Pre-paid meters are most feasible in assisting electrification of rural communities at the early stage. The implementation requires good collaboration and communication among the power plant operators, utility providers, local government, and members of the community. Each of these stakeholders have distinct, but interrelated roles. For instance, the local government puts in place clear policies and provides incentives. Power plant operators and utility providers work out economic feasibility and provide the infrastructure and operate the system. Members of the community are updated with knowledge about how the system works and are empowered with basic maintenance procedures. The more advanced form of pre-paid meters, such as online vending systems, can be implemented in the communities where majority of households are networked.

Status of the technology and its future market potential top

Energy efficient appliances have already established a strong foothold in developed countries and have become popular in developing countries. This is due to rising energy prices, public consciousness about energy consumption and government mandates. Furthermore, the market potential for energy efficient appliances is high, thanks to the growing number of voluntary energy efficiency labelling schemes, mandatory minimum energy efficiency standards, and mandatory energy information labelling for appliances in many local and national governments. One example is the Mandatory Energy Information Labelling Scheme by the China National Institute of Standards (CNIS). The scheme was launched in 2005 to cover only two products. In 2007, the Scheme was extended to cover three key appliance types including air conditioners, refrigerators, and clothes washers. The CNIS went on to implement the Mandatory Energy Efficiency Standards, which cover most residential and commercial appliances, lighting, heating and cooling equipment (Zhou, 2008). In brief, it is anticipated that the use of energy efficient appliances will become mainstream, under the market forces and the incentives of supporting policies.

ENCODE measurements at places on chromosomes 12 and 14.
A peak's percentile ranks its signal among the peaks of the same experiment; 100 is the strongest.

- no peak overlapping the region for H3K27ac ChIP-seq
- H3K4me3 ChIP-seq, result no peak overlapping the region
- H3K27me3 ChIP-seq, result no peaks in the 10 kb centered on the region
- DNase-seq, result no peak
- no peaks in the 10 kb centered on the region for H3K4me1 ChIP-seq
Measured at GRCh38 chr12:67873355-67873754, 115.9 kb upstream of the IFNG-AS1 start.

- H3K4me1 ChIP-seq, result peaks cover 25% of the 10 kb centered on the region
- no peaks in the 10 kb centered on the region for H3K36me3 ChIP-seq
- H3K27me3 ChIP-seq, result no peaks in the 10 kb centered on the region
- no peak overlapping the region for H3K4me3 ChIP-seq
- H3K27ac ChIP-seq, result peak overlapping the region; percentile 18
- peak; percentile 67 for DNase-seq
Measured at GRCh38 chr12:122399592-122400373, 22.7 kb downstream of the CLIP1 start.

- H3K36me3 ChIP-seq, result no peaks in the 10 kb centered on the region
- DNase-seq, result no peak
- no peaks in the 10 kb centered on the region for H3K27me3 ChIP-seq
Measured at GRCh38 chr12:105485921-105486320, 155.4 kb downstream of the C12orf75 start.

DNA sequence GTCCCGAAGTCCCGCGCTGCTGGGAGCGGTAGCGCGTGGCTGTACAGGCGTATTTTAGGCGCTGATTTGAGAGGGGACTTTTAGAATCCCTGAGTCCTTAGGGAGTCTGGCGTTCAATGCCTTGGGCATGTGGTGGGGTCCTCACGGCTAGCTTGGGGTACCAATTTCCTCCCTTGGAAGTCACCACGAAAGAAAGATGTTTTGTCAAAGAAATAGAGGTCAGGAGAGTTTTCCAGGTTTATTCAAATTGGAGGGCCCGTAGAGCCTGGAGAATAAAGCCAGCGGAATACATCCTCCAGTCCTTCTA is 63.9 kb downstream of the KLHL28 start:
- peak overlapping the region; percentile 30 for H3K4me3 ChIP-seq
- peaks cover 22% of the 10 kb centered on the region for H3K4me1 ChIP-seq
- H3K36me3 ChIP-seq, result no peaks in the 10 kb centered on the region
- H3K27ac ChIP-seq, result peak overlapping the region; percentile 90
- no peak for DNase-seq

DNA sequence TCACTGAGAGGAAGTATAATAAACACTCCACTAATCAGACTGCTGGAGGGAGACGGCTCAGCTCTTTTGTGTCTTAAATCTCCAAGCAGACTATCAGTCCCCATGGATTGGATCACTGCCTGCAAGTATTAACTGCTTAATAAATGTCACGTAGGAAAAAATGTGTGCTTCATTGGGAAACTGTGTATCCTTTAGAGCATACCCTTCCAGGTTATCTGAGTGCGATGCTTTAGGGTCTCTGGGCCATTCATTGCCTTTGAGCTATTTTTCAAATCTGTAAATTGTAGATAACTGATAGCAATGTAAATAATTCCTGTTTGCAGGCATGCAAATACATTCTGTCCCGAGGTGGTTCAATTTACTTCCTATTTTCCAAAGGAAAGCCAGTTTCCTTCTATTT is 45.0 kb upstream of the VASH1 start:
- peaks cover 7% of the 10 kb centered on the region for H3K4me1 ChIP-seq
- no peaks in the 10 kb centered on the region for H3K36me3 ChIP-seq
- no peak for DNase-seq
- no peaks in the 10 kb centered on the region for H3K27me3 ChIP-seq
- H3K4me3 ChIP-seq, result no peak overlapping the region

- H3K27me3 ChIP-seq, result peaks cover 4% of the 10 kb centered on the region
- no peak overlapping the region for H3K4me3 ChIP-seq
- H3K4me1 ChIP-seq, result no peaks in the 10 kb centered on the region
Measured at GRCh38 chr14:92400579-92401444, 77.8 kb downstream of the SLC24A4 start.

Home area networks are at the infancy stage of market testing and penetration. The potential market for HAN is limited to the high-end residential sector. This is due to the high costs and high-tech requirements.

Pre-paid meters were first established in the UK, and launched in 1992 in South Africa to support the nation-wide electrification programme. Pre-paid meters are popular in South Africa, where the technology is reported to enjoy the highest market penetration. Furthermore, South Africa is the world leader in pre-paid meter manufacture. Their applications are extended to other countries in Africa and to other regions, such as Turkey, Indonesia and China.

How the technology could contribute to socio-economic development and environmental protection top